Kashmiri boy encourages young people to learn the traditional musical instrument Rabab

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ANI |
Update:
June 27, 2021 3:53 PM STI

Srinagar (Jammu and Kashmir) [India], June 27 (ANI): Adnan Manzoor, the youngest Rabab artist from Jammu and Kashmir, has propelled traditional valley music to a global platform via social media and has become an inspiration to young people of the valley.

Manzoor was only 15 when he started playing the Rabab, a lute-like instrument, but his fascination with the instrument only increased after learning the guitar.

Now at 21, Manzoor is the valley’s youngest and most famous Rabab player, and his social media videos have millions of views.

“As an artist, every Kashmiri has to struggle because there are no platforms here. That’s why I started using social media as one. I incorporated the traditional instrument into Bollywood music and even metal music, ”Manzoor told ANI.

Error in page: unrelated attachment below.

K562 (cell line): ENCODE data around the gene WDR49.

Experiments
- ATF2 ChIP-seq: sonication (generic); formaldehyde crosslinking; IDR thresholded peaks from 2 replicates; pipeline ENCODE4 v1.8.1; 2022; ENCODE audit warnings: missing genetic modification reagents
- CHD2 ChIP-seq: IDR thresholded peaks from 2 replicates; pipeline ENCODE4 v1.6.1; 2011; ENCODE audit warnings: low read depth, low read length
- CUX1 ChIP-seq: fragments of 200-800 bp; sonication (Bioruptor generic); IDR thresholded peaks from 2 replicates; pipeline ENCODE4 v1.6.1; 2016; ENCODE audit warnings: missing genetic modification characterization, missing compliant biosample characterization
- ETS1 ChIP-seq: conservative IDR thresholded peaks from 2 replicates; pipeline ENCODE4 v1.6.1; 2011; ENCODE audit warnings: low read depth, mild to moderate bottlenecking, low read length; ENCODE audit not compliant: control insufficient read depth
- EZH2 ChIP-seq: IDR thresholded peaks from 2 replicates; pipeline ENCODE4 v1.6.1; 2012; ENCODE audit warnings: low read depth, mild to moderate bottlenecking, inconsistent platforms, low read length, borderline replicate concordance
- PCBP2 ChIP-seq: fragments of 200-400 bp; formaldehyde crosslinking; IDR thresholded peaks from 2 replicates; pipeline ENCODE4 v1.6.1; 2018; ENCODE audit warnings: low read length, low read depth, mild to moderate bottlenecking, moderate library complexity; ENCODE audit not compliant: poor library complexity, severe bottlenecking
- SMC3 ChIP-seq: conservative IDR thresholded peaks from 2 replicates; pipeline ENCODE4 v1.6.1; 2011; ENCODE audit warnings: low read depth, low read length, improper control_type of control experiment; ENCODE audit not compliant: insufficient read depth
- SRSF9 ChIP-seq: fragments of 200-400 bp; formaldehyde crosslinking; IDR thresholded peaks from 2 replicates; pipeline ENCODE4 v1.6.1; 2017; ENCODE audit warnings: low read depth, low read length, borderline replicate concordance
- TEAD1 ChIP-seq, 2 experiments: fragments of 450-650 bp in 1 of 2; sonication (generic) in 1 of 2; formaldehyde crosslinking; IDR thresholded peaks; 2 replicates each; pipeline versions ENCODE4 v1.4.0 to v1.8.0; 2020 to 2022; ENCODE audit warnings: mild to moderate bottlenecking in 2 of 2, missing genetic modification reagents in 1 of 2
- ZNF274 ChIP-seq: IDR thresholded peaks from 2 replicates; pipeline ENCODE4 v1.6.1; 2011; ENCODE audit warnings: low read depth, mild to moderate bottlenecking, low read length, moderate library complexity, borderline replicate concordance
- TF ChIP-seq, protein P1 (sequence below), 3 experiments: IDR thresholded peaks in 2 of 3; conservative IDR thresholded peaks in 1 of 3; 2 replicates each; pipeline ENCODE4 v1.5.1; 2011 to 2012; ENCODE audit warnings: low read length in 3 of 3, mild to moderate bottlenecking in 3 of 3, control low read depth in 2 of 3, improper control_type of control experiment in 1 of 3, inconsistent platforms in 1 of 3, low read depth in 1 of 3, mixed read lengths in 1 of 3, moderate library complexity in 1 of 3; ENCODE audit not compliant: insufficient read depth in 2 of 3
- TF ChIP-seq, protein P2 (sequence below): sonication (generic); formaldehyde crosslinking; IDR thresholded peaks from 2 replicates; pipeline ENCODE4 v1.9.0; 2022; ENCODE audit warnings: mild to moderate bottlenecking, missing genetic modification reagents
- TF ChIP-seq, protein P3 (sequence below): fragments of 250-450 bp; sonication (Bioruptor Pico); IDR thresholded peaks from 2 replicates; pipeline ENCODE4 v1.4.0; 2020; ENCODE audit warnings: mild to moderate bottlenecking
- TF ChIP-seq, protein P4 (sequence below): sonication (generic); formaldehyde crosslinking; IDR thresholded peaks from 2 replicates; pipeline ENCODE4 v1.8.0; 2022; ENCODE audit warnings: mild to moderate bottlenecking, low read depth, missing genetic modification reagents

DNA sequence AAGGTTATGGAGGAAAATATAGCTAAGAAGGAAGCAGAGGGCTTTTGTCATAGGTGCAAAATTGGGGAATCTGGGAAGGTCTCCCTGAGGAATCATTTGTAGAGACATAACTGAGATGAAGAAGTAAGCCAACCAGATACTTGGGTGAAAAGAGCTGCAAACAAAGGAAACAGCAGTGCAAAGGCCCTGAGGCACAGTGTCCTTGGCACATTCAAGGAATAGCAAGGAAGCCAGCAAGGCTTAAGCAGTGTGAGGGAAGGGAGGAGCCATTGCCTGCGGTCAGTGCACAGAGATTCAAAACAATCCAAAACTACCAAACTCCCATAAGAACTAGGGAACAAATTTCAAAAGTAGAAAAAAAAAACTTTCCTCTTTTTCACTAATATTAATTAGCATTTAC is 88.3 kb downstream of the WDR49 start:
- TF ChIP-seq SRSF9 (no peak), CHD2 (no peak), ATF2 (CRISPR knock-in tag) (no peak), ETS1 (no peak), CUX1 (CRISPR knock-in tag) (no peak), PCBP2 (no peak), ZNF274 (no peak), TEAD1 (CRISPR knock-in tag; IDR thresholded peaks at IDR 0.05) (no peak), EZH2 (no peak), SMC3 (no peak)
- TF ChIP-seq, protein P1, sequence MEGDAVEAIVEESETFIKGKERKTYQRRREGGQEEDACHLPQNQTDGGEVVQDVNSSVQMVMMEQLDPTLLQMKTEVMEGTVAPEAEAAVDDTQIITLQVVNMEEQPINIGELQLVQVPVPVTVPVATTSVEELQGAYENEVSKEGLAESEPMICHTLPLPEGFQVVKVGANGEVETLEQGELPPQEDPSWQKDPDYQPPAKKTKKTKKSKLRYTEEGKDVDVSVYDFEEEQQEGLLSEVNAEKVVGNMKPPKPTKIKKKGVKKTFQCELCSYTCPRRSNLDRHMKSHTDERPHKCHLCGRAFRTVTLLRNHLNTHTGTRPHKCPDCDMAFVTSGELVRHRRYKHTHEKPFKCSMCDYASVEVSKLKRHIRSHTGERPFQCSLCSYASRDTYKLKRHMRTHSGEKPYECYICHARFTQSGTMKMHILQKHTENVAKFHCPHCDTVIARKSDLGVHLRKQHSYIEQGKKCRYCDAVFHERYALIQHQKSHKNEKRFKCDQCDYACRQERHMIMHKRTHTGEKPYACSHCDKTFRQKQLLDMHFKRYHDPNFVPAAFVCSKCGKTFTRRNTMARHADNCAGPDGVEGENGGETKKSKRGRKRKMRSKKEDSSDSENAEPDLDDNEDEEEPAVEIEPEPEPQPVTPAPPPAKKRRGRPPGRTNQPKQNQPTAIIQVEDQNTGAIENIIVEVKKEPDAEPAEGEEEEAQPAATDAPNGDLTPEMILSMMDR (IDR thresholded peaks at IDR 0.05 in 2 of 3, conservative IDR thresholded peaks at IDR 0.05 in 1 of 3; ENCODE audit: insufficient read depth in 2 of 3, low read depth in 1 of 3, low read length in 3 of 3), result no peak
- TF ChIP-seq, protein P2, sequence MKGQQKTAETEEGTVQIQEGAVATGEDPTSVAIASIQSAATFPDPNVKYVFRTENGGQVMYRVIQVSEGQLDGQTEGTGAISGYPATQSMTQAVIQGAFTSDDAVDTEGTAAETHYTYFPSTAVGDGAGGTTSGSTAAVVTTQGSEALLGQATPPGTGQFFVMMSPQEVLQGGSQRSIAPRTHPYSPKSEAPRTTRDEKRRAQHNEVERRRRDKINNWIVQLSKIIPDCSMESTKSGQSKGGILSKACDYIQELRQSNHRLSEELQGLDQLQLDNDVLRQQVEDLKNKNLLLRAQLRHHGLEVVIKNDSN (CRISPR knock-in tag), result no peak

He added that his cover of “Tumhe Dillagi” by Nusrat Fateh Ali Khan had more than three million views.

He told ANI that Rabab should be set according to the raag of the song you want to play, unlike the guitar. “The instrument is very difficult compared to the guitar,” he said.

Speaking about the future of the instrument, Manzoor said, “I get emails and messages from people who want to learn Rabab. I want the tradition to continue and if I am the inspiration, I would be delighted to be. I think it is better for young people to turn to sports and music rather than drugs.

He further said that it had happened in Mumbai and Delhi before and had other plans in the works, but due to the COVID-19 pandemic all were brought forward.

The Rabab, as we know it today, is considered a new version of the Rabab mentioned in historical texts. Also known as the Kabuli Rabab, the instrument is the national instrument of Afghanistan, from where it entered India and was adopted by the people of Kashmir.

It is believed to be the ancestor of other instruments of the subcontinent like the sarod and the sarangi. However, centuries after its adoption, only a handful of musicians play the instrument and struggle to keep the tradition alive. (ANI)


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